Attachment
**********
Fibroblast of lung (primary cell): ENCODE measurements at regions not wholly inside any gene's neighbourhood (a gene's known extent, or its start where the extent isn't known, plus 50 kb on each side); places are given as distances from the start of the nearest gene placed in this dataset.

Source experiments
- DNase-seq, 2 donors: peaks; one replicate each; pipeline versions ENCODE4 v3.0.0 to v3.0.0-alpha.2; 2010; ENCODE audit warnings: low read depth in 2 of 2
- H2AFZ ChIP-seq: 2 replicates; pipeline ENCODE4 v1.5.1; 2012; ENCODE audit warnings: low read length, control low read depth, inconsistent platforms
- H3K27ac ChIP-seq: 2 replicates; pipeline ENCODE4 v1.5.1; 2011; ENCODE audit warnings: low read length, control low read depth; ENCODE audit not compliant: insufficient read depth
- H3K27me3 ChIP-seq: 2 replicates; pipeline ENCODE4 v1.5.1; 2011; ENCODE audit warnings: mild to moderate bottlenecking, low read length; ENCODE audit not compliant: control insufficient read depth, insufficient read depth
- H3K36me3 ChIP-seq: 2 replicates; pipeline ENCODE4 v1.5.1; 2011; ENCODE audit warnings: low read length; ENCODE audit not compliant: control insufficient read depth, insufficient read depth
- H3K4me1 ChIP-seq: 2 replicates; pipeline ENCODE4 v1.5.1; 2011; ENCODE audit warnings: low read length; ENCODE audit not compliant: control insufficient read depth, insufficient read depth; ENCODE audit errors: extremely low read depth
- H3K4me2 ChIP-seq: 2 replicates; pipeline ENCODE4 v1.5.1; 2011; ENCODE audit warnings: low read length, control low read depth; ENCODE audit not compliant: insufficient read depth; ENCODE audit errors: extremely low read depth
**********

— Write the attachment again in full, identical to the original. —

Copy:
Fibroblast of lung (primary cell): ENCODE measurements at regions not wholly inside any gene's neighbourhood (a gene's known extent, or its start where the extent isn't known, plus 50 kb on each side); places are given as distances from the start of the nearest gene placed in this dataset.

Source experiments
- DNase-seq, 2 donors: peaks; one replicate each; pipeline versions ENCODE4 v3.0.0 to v3.0.0-alpha.2; 2010; ENCODE audit warnings: low read depth in 2 of 2
- H2AFZ ChIP-seq: 2 replicates; pipeline ENCODE4 v1.5.1; 2012; ENCODE audit warnings: low read length, control low read depth, inconsistent platforms
- H3K27ac ChIP-seq: 2 replicates; pipeline ENCODE4 v1.5.1; 2011; ENCODE audit warnings: low read length, control low read depth; ENCODE audit not compliant: insufficient read depth
- H3K27me3 ChIP-seq: 2 replicates; pipeline ENCODE4 v1.5.1; 2011; ENCODE audit warnings: mild to moderate bottlenecking, low read length; ENCODE audit not compliant: control insufficient read depth, insufficient read depth
- H3K36me3 ChIP-seq: 2 replicates; pipeline ENCODE4 v1.5.1; 2011; ENCODE audit warnings: low read length; ENCODE audit not compliant: control insufficient read depth, insufficient read depth
- H3K4me1 ChIP-seq: 2 replicates; pipeline ENCODE4 v1.5.1; 2011; ENCODE audit warnings: low read length; ENCODE audit not compliant: control insufficient read depth, insufficient read depth; ENCODE audit errors: extremely low read depth
- H3K4me2 ChIP-seq: 2 replicates; pipeline ENCODE4 v1.5.1; 2011; ENCODE audit warnings: low read length, control low read depth; ENCODE audit not compliant: insufficient read depth; ENCODE audit errors: extremely low read depth